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UCI Launches 2-Year Study on Value of College Education

scale with coins on one side, books and graduation cap on the other

The University of California, Irvine has begun tracking, surveying and analyzing of a group of undergraduate students to better understand their experiences inside and outside the college. Along the way, the researchers involved in the two-year project will be creating tools that other institutions may use to assess the student experiences at their own campuses.

The "Next Generation Undergraduate Success Measurement Project," being run by the School of Education, has three research threads:

  • Using data on students' social activities, housing, course enrollment, course performance and interactions with campus services and an advising software platform to gain a "holistic perspective" on student pathways through college;
  • Analyzing students' behavior in Canvas, one of the university's learning management systems, to understand how often and to what extent students participate in discussions, when they are accessing and using course materials and when they are completing assignments; and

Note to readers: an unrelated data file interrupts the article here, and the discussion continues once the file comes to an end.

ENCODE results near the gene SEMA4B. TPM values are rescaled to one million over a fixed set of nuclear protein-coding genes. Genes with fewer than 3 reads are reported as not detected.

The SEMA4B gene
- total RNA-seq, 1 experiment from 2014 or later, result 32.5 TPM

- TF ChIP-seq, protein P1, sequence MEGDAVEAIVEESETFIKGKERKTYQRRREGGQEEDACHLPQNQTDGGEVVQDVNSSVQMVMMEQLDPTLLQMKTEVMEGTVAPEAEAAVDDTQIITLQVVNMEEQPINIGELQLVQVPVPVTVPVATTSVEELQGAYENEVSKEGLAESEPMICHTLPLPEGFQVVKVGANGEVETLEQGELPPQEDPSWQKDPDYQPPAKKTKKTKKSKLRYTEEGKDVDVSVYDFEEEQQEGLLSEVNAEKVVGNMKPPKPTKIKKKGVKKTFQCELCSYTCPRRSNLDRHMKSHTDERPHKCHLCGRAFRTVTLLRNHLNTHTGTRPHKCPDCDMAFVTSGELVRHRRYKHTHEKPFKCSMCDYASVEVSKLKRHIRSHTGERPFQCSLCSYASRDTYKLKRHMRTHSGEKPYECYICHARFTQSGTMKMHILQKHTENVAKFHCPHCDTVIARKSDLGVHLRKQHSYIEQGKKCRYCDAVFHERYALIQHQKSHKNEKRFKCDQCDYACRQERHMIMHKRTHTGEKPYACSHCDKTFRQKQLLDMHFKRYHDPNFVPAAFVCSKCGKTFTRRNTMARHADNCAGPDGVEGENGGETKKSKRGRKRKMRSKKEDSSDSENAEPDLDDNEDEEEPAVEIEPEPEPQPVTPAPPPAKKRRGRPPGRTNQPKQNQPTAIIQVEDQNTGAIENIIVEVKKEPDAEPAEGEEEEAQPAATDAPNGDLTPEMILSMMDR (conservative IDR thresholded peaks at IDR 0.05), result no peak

• Assessing whether a student's ability to "to think in rigorous, critical ways" is influenced by their college attendance.

Each research project is being led by UCI faculty members and will also involve some 25 fellow researchers from more than a dozen other U.S. universities. The program will track a random sample of 500 UCI freshmen, 50 freshman honor students, 250 junior transfer students and 250 continuing juniors.

"As educators, we have a responsibility to be more intentional about how we ensure student achievement," said Richard Arum, dean of the UCI School of Education and principal investigator, in a brochure about the project. "It's time to use the tremendous amount of data at our disposal to understand what is happening on college campuses, and improve student experiences and outcomes. This study sets out to do just that."

Among the data sources to be used in the various studies: transcripts, online classroom behavior, living situations and daily and weekly diary entries.

"With this data, we can begin to understand the diversity of peers, and the diversity of academic trajectories, and look at student experience in abstract ways," added Assistant Professor Rachel Baker. "It will lead us to understand how schools can better understand their students, and allow us to give actionable advice to schools on ways to help students graduate."

The project is being funded by a $1.1 million grant from the Mellon Foundation.

About the Author

Dian Schaffhauser is a former senior contributing editor for 1105 Media's education publications THE Journal, Campus Technology and Spaces4Learning.

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